What is the Information Society?

An information society is a society in which the creation, distribution, use and integration of information constitutes a significant economic, political and cultural activity. Its development is characterized by a high level of telecommunication technologies. It allows a great flexibility in the field of training and work, as well as practical life (telemedicine services). It also promotes new forms of citizen participation.

What is it?

The information society is a society in which the creation, distribution, use, integration and manipulation of information is a significant economic, political and cultural activity. It is characterized by high levels of information and communication technologies and their intensive use by citizens, businesses and public administrations.

The massive growth of telecommunication networks, internet connectivity and multi-functional mobile devices that carry voice, video and data have created new opportunities for training and education, work organization and mobilization, the practical management of daily life (teleworking and virtual companies) and social interaction and relationships. This has led some to suggest that we are entering a new social epoch, an information society where knowledge and understanding are replacing traditional material resources such as fossil fuels and steam power.

This is an important issue for information professionals to consider because the implications of this change are far-reaching and could impact their existing roles in libraries, archives, records and museums. The Facebook Files, a series of articles published in the Wall Street Journal based on hundreds of pages of leaked documents from inside Facebook, highlights many of these issues.

Why do people use it?

Billions of people use facebook to stay in touch with friends. It has also revolutionised how we organise demonstrations and direct action. A famous example is the coronavirus pandemic, when millions stayed in touch via facebook groups and fb messages.

Some research suggests that the intensity of a person’s FB use is correlated with their bonding social capital and with their capacity to mobilise others for activism. But this is a complex picture, with a host of other factors involved. For example, one study found that heavier FB users tended to score higher in neuroticism, sociability and extraversion, but lower in conscientiousness and “need for cognition”.

Another interesting finding is that using FB to find information may activate latent ties into weak ties – it’s easy to find people who share your interests and who can provide assistance with tasks that require specific knowledge or skills. This is a form of bridging social capital, and may also lead to more tolerant perspectives.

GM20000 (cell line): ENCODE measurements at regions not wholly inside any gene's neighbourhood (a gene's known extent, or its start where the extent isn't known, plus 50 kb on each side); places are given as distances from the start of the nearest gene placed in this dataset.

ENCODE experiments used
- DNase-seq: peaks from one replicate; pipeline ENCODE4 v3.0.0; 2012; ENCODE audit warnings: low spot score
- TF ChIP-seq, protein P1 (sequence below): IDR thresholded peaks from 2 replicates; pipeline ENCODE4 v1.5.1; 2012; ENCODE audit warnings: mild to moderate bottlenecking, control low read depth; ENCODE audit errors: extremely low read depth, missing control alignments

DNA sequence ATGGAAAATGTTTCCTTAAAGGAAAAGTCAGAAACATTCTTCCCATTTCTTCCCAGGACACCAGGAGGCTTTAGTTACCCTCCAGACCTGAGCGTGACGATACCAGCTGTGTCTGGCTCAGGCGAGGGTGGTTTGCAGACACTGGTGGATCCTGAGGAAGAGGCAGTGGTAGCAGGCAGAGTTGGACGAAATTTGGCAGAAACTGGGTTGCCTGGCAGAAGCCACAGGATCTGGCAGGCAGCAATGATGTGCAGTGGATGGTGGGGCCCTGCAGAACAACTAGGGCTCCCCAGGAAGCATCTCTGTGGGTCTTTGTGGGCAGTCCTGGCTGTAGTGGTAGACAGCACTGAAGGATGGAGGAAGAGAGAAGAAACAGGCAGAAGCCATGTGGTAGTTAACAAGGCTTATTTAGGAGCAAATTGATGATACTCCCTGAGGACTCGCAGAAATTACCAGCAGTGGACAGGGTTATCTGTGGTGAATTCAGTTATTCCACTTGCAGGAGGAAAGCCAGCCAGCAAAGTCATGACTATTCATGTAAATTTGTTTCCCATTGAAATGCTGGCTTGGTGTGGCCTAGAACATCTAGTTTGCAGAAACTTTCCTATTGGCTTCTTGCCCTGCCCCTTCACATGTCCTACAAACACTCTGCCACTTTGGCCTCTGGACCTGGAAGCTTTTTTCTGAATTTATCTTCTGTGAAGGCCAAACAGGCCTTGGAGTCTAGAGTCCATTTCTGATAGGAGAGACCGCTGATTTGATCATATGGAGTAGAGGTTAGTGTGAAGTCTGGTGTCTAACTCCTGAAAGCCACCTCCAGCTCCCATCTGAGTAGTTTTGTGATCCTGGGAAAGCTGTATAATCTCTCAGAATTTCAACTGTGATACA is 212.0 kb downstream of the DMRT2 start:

What is the future of it?

The Information Society is a socio-cultural arrangement in which the creation, delivery, use and manipulation of information becomes a primary economic activity. People who participate in this new society are known as digital citizens. This arrangement also has other social and cultural implications.

Some people, such as Antonio Negri, characterize this society as one in which immaterial labour is the main form of production. They suggest that this means that only a few creative individuals are needed to produce culture or entertainment, leaving everyone else to do other jobs such as administration and service provision.

In this context, it’s worth considering the impact of the Facebook Files, a series of stories that detailed the ways in which Facebook’s internal machinations affect its users. It’s easy to see how this kind of exposure could lead to significant changes in the way that technology companies operate. This may mean that the Internet as we know it will look different in a few years time.

What are the dangers?

A Facebook shutdown would harm a wide range of stakeholders, from individuals with their own profiles and pages to communities that depend on the platform for their daily communications and social interactions. This group includes journalists, researchers, and activists who rely on the platform to spread their content.

The platform is also a repository for digital cultural heritage. As a result, its shutdown could threaten the control and appraisal of our shared online history (Ohman and Watson, 2019).

In the past, evidence that could implicate core Facebook features or systems has often been brushed aside by top executives. For example, in 2018, it emerged that a team within Facebook had found that Instagram (which Facebook owns) exacerbates poor self-image and mental health in teenage girls, but this finding was never publicised for fear of political fallout.

Furthermore, Facebook has struggled to implement and maintain its policies on content moderation. For example, it has been reported that workers who review content for the platform are paid above industry standard and receive 80 hours of training, but they still report being emotionally harmed by their work.

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